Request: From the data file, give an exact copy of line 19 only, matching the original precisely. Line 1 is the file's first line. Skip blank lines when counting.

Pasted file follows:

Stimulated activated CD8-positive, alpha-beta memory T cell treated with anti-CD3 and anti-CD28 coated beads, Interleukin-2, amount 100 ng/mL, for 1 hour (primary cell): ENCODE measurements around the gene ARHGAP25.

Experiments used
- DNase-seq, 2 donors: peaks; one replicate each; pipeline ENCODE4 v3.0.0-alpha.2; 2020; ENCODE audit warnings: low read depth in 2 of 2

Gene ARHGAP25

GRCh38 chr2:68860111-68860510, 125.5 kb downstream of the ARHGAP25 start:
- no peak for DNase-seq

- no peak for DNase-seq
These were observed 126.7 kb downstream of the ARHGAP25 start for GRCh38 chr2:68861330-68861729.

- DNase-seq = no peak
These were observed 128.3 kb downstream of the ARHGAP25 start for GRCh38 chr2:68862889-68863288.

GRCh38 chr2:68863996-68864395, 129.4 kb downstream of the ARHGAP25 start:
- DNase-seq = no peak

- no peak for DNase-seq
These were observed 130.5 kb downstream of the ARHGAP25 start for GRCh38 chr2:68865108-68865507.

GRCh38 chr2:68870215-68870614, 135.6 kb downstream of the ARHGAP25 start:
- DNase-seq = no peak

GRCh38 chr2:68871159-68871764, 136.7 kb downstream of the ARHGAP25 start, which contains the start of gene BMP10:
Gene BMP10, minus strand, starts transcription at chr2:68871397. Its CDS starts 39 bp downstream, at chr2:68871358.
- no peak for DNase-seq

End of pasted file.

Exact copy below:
- no peak for DNase-seq